#1
Jan3013, 09:05 PM

P: 637

What does having no external force on a closed system mean? For example if I have 2 objects colliding. One travels at a constant speed while the other travels with a constant acceleration. In this case is an external force being applied on the system?
If so, only the m1u1+m2u2=m1v1+m2v2 can be used if the two objects have a constant velocity? Also, during the collision won't there be a force being applied on the object? So how would momentum be conserved? During the collision the formula F=change in mv/time is used. So is the conservation only after this collision? Thanks for the help 



#2
Jan3013, 09:16 PM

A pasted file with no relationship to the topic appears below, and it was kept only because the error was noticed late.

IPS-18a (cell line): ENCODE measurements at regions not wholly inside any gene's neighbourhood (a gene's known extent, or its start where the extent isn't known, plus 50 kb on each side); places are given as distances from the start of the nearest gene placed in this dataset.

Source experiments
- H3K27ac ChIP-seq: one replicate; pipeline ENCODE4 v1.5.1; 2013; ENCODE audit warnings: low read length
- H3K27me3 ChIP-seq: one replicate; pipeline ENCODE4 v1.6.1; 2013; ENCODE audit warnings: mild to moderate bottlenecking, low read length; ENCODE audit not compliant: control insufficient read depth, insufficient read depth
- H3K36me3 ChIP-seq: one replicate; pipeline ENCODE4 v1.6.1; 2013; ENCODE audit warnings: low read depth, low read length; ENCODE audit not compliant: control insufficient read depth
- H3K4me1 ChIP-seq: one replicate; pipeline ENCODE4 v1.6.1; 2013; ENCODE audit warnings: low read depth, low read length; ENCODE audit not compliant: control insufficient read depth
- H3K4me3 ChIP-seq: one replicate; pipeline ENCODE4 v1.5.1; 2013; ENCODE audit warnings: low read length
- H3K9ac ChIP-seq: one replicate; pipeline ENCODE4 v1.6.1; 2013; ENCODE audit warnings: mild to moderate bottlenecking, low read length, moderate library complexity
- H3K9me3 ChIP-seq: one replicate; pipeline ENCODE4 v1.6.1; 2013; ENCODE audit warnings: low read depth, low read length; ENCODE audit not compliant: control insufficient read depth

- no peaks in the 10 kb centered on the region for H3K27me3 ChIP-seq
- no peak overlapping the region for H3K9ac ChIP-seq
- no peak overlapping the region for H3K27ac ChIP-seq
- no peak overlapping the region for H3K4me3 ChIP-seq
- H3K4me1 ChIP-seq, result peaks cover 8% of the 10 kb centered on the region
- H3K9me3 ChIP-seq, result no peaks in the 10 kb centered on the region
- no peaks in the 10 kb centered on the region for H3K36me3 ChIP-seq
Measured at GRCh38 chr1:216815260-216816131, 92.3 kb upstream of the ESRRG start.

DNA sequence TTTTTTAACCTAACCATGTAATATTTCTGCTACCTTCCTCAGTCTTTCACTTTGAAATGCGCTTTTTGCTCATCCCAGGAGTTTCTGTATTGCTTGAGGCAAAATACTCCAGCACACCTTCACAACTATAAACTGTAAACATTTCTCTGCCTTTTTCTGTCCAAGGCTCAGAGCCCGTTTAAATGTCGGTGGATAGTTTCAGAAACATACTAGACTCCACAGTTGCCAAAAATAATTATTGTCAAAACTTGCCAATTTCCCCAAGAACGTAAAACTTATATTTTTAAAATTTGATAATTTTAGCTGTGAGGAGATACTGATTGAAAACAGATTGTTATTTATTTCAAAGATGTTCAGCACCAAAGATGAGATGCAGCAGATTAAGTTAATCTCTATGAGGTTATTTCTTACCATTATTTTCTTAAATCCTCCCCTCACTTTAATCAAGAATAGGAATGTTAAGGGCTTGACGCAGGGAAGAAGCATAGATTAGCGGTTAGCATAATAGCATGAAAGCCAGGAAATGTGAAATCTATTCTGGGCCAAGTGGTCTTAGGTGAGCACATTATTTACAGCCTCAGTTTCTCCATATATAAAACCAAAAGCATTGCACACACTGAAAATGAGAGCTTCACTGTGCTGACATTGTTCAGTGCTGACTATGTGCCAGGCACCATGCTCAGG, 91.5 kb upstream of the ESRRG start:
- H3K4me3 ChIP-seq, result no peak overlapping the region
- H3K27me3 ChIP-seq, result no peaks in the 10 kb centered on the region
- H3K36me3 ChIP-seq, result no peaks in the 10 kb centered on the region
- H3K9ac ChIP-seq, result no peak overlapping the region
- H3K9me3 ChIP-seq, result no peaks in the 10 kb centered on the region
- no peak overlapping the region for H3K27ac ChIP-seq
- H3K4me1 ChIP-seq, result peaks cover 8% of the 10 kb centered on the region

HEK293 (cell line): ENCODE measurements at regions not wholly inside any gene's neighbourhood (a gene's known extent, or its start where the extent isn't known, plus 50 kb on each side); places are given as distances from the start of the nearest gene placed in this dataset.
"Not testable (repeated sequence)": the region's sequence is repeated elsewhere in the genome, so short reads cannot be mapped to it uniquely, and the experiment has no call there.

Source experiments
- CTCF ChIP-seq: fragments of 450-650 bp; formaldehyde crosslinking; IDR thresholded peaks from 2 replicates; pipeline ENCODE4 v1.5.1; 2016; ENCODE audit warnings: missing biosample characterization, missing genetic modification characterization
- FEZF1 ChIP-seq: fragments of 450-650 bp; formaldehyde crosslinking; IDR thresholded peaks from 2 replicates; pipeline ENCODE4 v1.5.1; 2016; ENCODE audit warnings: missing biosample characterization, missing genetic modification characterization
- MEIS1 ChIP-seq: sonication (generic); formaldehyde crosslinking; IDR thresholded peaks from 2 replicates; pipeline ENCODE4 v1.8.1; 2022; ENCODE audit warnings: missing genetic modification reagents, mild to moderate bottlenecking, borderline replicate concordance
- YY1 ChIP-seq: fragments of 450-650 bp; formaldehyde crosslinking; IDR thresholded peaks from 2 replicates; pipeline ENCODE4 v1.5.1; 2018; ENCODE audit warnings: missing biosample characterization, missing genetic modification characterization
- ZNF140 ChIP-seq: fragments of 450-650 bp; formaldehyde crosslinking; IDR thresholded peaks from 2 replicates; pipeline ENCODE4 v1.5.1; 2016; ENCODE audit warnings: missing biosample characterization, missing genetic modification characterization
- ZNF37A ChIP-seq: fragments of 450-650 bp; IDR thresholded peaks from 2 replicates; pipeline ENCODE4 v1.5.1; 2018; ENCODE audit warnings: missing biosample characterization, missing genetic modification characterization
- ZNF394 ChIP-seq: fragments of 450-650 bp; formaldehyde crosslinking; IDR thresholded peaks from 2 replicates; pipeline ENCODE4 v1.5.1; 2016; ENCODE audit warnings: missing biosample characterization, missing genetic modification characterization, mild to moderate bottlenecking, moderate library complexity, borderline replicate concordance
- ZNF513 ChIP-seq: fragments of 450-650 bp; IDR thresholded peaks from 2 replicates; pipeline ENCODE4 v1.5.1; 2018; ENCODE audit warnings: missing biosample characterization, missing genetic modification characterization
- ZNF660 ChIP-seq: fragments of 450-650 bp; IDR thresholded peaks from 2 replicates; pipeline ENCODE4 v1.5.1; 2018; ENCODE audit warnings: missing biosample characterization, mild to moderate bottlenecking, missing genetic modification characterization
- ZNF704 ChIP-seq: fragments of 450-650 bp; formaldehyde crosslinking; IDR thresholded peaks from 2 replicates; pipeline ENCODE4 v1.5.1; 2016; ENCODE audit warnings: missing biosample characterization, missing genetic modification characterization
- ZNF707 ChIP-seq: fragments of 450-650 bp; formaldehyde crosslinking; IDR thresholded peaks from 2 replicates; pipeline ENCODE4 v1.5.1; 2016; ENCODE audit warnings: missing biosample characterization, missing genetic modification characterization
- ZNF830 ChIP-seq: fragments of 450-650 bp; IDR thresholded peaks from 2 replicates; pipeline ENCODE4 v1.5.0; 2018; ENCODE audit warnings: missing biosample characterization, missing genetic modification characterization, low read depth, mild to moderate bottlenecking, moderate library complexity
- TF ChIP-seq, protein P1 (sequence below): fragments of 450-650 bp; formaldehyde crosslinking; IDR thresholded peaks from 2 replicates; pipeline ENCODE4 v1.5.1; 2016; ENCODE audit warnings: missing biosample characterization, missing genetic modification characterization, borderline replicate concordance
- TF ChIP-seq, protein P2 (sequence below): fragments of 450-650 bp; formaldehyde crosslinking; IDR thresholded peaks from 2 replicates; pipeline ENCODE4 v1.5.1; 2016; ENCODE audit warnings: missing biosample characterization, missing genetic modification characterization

P: 833

An object can't accelerate without some applied force. Momentum isn't conserved if you have an external force on the system. Actually, the change in total momentum is equal to the external force.




#3
Jan3013, 09:27 PM

P: 637

So if there is an external force, how will the collision be like? Or are we unable to solve for the final velocities. Thanks :) 



#4
Jan3013, 09:33 PM

P: 1,657

Questions about conservation of momentumDuring the collision, you're certainly right that there are forces involved. But Newton's third law implies that the total change in momentum due to a collision is zero. So the vectorial sum of the momenta of all the objects is the same before and after the collision. (Assuming once again that the only interaction is collisions). 


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